Zero-tolerance policy is not common sense

We understand the need for rules. We understand the need for discipline and consequences. Having established these things, however, there is a need for common sense to intervene when someone breaks a rule without causing any harm.

Zero-tolerance rules seem to block such a common sense approach. In Wapakoneta, Ohio, a zero-tolerance approach to guns means a young boy likely will miss up to a year of school for a thoughtless but innocent mistake.

An unnamed 12-year-old student is on the verge of expulsion after taking to school a BB gun. He intended to trade it for a cell phone or CD player, Superintendent Dean Wittwer said. Instead, he was caught with it.

Wittwer said the boy obviously did not intend to harm anyone. “This kid ain’t bad. He was crying and very sorry,” Wittwer said.

There once was a time when this would have been punishment enough for the boy. But Columbine and other school shootings have changed the educational world. As a result, the zero-tolerance policy in Wapakoneta, and just about everywhere else, means dumb but simple mistakes are not permissible. With the superintendent already determining no harm would have come to anyone, the only recourse the Wapakoneta district has is to kick the boy out of school. “We’ll react to this like we will as if it was a normal handgun,” Wittwer said.

This is unfortunate.

And this is why, despite the legitimate fears about school violence, such zero-tolerance rules need to go. Granted, school officials are under more pressure these days to intervene when violence seems likely. We credit them for their tenacity, but there is such a thing as overreaction. We live in a world with many gray areas; everything isn’t black and white, and shouldn’t be treated as if it were.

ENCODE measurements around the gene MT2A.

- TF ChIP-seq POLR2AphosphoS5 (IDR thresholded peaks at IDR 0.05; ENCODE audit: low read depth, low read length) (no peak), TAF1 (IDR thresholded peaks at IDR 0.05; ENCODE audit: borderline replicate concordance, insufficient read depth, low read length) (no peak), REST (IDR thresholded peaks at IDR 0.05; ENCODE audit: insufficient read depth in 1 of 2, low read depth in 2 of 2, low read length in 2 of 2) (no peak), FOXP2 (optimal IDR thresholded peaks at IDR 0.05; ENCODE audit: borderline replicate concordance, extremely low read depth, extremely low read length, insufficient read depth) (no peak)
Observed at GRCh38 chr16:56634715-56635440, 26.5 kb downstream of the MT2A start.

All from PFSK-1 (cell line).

School officials are right to react to a gun being in the building. Having done that, the boy’s punishment should be based on what he actually did rather than treating him as if he set out to kill classmates.

The district already has determined it was a childish mistake by the student when he took the BB gun to school. He’s been yanked from class, sent home and hasn’t been allowed to attend school since. Our guess is he has learned his lesson. There’s no point in further punishing the child. It doesn’t serve the education process.

Kicking out a student who showed the poor judgment of a 12-year-old does nothing to protect other students.

We hope common sense will ultimately prevail over zero tolerance.